The allegations made against Shahi managers of beating, verbal abuse including caste and religion-based, are all criminal offences. Caste and religion based allegations have entitlement of upfront bail provisions not available to accused persons. A Police complaint was registered by the employees on the day of the event. The State Police has since carried out investigation as mandated under law. We remain in support of handling this issue and full cooperation will be given to the authorities. Police authorities, the State agency handling criminal offenses, are yet to conclude. 34 employees who were present during the event have given a statement to police that these allegations are not true. An independent NGO investigation of over 300 employees was conducted at the factory which did not confirm the allegations of the WRC report.

Shahi has taken the following proactive steps to address the allegations:
-The 15 employees who were initially suspended by Shahi are all offered reinstatement back to the factory with all back wages for the period under suspension (they have agreed to this and are rejoin gin on June 27)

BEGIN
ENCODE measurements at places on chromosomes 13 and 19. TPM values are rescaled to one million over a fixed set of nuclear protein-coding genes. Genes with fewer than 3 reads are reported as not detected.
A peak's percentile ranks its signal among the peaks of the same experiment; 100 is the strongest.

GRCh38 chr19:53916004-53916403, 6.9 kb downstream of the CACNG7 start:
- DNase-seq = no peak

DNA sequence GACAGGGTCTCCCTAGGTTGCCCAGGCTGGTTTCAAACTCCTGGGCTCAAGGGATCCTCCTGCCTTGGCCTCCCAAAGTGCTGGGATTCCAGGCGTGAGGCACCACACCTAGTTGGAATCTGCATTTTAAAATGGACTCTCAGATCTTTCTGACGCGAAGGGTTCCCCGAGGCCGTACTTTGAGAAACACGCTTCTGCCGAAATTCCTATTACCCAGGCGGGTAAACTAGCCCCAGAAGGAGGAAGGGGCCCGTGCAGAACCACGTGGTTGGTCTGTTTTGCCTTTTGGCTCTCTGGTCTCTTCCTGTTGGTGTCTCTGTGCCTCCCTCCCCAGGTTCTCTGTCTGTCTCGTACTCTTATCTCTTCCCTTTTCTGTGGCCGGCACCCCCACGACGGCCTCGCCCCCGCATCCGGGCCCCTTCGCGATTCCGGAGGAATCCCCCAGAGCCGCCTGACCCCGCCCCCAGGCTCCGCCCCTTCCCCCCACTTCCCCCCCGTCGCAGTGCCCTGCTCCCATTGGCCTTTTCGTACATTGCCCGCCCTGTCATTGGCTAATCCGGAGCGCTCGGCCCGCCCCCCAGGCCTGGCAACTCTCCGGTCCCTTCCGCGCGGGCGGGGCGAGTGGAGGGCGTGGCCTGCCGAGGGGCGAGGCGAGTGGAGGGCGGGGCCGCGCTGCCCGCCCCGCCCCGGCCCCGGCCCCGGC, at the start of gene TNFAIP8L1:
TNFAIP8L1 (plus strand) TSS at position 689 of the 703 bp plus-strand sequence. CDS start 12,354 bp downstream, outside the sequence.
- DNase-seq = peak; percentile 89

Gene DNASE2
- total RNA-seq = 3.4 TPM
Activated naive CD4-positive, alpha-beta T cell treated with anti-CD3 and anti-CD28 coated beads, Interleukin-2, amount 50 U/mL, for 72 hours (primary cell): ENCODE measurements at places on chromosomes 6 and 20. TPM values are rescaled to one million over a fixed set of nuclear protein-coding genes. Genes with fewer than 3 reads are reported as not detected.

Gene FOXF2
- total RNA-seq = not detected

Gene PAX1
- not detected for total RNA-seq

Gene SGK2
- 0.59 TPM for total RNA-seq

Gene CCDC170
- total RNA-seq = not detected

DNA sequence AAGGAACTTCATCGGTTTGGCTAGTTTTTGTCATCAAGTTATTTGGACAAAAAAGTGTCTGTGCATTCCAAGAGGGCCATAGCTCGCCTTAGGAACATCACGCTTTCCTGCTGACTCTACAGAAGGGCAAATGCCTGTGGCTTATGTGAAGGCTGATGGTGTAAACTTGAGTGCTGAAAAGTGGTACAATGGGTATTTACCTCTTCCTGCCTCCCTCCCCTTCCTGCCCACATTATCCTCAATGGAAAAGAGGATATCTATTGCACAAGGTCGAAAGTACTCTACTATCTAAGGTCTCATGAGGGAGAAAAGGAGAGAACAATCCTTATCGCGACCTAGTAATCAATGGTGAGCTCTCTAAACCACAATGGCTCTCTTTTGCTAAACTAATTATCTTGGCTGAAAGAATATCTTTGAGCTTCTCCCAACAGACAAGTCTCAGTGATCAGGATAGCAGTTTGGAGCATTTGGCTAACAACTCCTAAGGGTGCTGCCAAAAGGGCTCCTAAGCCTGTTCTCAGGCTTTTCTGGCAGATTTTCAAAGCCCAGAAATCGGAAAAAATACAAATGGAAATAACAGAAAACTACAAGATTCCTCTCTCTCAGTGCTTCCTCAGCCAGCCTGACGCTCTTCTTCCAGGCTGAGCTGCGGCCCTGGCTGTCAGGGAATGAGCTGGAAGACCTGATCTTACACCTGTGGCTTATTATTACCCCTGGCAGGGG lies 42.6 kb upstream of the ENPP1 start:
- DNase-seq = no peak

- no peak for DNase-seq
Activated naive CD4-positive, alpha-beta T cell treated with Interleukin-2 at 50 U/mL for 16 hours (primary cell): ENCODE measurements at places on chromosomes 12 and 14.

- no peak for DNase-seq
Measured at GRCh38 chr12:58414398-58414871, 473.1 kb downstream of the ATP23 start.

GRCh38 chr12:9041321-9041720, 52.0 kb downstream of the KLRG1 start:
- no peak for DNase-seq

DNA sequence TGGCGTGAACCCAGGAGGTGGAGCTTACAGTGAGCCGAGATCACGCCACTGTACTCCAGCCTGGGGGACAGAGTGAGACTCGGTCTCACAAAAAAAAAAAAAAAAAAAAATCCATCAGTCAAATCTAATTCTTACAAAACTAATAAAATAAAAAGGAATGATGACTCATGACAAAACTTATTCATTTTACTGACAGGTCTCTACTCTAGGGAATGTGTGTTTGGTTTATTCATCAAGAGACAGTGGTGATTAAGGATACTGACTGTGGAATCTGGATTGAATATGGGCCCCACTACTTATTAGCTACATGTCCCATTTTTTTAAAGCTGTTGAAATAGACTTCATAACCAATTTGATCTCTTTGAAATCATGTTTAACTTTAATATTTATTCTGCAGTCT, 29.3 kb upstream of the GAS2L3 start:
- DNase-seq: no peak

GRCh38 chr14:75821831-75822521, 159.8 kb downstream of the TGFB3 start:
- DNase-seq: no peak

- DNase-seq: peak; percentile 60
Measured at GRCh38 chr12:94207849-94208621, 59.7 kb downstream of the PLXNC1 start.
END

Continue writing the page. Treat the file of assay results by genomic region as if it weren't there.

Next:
-The Shahi personnel against whom allegations are made, have been suspended and based on an investigation to be carried out by a senior management committee, Shahi has assured severe punitive action will be taken against them, if found guilty.
-Shahi unconditionally regretted to the concerned 15 workmen for the hardship caused to them on 4th April and will commit to to ensuring their safety and comfort at the job
-Shahi always recognizes freedom of expression and has agreed to constructively engage with the Karnataka Garment Workers Union and hold discussions on issues faced by workers
-There were certain allegations of loss of valuables by some of the workmen and Shahi has agreed to restore all the valuables and if same cannot be restored, then Shahi has agreed to compensate the financial value of same.
-The local union have agreed to stop all criticism of Shahi to the press and social media as their issues have been resolved

Shahi has already entered into a written agreement with the union and the 15 employee representatives concerned mentioning all above points.